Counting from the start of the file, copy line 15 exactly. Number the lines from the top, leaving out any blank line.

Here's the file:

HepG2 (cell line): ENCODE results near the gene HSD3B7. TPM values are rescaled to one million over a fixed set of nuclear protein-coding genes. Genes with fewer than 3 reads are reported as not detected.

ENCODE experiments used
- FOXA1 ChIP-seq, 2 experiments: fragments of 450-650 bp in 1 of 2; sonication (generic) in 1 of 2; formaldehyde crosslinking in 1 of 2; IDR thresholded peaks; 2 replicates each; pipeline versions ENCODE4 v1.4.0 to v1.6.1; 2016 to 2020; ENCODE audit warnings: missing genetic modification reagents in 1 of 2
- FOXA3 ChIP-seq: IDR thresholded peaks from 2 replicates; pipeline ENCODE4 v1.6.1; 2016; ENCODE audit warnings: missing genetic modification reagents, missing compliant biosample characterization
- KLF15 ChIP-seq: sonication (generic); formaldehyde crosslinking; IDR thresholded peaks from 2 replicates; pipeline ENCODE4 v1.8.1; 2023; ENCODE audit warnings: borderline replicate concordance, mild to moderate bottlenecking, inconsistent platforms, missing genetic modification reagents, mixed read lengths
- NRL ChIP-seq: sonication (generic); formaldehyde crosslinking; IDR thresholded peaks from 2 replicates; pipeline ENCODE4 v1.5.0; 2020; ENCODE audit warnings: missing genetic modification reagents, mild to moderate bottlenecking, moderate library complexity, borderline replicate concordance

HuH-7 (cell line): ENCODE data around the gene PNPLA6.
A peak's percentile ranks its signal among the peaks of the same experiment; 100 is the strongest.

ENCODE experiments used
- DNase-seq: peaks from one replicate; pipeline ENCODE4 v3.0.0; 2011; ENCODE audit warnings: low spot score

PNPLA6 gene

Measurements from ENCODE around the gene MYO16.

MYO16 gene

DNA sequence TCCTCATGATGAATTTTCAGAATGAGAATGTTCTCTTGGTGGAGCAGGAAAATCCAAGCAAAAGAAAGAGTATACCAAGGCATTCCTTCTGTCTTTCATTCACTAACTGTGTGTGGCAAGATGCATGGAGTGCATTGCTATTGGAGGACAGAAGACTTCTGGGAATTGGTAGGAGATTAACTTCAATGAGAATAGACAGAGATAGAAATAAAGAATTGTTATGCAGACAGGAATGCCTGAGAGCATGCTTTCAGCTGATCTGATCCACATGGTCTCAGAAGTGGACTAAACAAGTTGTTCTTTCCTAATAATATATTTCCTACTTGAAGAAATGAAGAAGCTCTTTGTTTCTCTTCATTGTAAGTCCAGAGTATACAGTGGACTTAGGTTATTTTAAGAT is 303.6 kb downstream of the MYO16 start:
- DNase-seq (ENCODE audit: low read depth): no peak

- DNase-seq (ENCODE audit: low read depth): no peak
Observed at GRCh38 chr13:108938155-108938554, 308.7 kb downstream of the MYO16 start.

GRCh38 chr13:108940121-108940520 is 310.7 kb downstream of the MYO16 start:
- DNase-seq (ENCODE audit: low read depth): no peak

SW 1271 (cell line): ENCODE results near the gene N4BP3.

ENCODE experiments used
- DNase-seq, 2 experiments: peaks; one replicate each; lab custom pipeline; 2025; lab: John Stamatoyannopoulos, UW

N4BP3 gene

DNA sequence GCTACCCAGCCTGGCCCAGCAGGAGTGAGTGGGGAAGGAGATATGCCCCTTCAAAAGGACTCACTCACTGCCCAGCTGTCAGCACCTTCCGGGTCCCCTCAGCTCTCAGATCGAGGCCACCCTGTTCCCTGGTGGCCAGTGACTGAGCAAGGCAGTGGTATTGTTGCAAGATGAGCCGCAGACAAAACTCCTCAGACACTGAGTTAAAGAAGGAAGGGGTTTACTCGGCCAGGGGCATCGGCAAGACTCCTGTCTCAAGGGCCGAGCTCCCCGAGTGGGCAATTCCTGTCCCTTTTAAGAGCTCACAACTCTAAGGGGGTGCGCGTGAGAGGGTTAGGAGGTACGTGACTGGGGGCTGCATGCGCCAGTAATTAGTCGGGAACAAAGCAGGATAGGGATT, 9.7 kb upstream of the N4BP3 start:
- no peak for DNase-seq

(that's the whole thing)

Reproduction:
- DNase-seq (ENCODE audit: low read depth): no peak